The media environment in Uganda continues to be dominated by radio, a market largely segmented by region and reflective of the country’s linguistic diversity. Only the state-run Uganda Broadcasting Corporation transmits a national-level signal. In 2004, the Ugandan government attempted to put a moratorium on new radio stations but this was gnored for the most part, and it has since been lifted, except in the capital Kampala.

There has been a moderate increase in television access and viewership in recent years. However, it continues to be limited by the lack of a dependable electrical supply in many areas and the high cost of television sets.

Mobile phone reach has exploded in some areas of the country as new providers entered the market and expanded service area coverage as well as new product packages. Internet use continues to be restricted to urban areas due to a limited fiber-optic network. Two-thirds of all internet users in the survey reside in urban areas.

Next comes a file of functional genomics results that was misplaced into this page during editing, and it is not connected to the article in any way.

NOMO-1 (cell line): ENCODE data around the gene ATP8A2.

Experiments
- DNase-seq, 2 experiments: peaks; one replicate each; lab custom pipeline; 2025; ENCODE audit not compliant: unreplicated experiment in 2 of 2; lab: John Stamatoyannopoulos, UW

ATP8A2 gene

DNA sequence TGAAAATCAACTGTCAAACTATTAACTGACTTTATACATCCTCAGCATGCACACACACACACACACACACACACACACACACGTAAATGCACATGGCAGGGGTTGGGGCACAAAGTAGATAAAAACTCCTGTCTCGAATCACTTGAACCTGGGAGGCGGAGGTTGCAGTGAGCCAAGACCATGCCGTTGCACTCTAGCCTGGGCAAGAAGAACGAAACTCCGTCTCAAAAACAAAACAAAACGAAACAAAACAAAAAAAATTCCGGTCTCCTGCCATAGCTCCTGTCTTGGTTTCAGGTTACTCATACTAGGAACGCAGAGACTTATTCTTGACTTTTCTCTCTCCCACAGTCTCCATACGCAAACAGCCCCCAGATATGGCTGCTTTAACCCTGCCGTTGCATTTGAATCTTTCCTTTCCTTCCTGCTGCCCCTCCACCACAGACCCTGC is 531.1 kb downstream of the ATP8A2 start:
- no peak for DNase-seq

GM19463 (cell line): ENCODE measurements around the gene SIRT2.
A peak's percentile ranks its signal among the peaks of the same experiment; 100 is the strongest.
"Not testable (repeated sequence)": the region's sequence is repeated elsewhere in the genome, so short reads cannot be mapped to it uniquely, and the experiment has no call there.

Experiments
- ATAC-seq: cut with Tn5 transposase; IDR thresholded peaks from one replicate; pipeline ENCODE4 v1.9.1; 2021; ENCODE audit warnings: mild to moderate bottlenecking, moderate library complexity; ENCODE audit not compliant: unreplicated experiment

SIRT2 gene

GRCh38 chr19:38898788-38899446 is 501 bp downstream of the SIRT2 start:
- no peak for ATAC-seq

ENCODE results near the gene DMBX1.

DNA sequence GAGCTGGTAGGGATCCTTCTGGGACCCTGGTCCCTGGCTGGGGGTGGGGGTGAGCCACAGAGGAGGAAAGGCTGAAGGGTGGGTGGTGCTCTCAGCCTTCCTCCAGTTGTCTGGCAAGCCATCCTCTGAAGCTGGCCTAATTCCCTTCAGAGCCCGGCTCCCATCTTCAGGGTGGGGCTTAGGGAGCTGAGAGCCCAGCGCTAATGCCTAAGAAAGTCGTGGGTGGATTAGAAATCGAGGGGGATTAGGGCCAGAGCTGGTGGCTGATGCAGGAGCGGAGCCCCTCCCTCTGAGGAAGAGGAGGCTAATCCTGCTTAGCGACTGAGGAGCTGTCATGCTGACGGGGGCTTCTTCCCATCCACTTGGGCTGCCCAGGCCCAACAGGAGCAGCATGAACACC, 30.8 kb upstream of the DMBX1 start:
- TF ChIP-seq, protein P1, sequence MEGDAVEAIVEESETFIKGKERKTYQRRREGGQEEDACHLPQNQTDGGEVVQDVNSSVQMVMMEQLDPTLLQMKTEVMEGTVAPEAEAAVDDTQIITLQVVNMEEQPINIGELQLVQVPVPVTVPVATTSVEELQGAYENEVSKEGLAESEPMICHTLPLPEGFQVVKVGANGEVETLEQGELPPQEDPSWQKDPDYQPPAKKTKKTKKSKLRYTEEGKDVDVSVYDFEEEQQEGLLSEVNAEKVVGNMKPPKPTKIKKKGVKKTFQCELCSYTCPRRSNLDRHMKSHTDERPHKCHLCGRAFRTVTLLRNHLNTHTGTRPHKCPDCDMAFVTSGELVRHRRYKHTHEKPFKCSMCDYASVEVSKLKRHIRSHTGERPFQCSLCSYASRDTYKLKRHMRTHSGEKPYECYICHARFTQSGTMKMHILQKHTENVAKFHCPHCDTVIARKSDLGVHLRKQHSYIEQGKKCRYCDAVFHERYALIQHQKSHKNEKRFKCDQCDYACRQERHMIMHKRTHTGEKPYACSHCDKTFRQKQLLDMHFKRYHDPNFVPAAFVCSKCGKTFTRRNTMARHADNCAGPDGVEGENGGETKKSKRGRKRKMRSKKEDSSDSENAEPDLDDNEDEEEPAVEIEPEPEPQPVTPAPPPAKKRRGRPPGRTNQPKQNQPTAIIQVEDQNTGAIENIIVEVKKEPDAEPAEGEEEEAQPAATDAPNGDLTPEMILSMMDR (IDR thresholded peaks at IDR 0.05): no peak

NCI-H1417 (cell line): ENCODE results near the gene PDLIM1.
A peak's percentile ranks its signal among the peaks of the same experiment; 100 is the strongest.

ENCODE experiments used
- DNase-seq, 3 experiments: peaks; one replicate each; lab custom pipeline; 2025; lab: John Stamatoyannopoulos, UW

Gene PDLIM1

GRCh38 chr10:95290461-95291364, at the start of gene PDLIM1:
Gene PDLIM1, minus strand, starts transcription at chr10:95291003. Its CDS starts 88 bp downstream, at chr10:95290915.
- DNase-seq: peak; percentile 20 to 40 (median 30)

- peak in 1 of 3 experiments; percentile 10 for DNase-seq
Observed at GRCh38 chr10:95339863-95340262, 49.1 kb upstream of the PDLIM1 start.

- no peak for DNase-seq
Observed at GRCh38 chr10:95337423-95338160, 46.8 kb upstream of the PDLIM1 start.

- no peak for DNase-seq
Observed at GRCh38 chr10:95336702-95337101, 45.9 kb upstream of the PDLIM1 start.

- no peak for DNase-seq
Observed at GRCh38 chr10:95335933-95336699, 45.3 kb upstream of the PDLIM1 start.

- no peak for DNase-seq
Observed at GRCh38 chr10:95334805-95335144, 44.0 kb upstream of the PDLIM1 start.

Chart 2


The Electricity Factor

Further expansion of ICTs in Uganda has been limited by multiple structural challenges, particularly by the lack of an extensive fiber-optic network and a limited electrical grid. In our national survey, less than 23 percent of respondents said their homes were connected to the main electrical grid, while nearly 73 percent said their homes have no electricity. Other development organizations cite Ugandan access to electricity as less than 10 percent. [6]

This helps to explain why radio, a device that is easily powered through batteries, is the most commonly used communication device. In addition, though television has gained popularity in recent years in both rural and urban areas, urban dwellers are much more likely to own a TV when they have better access to the electrical grid.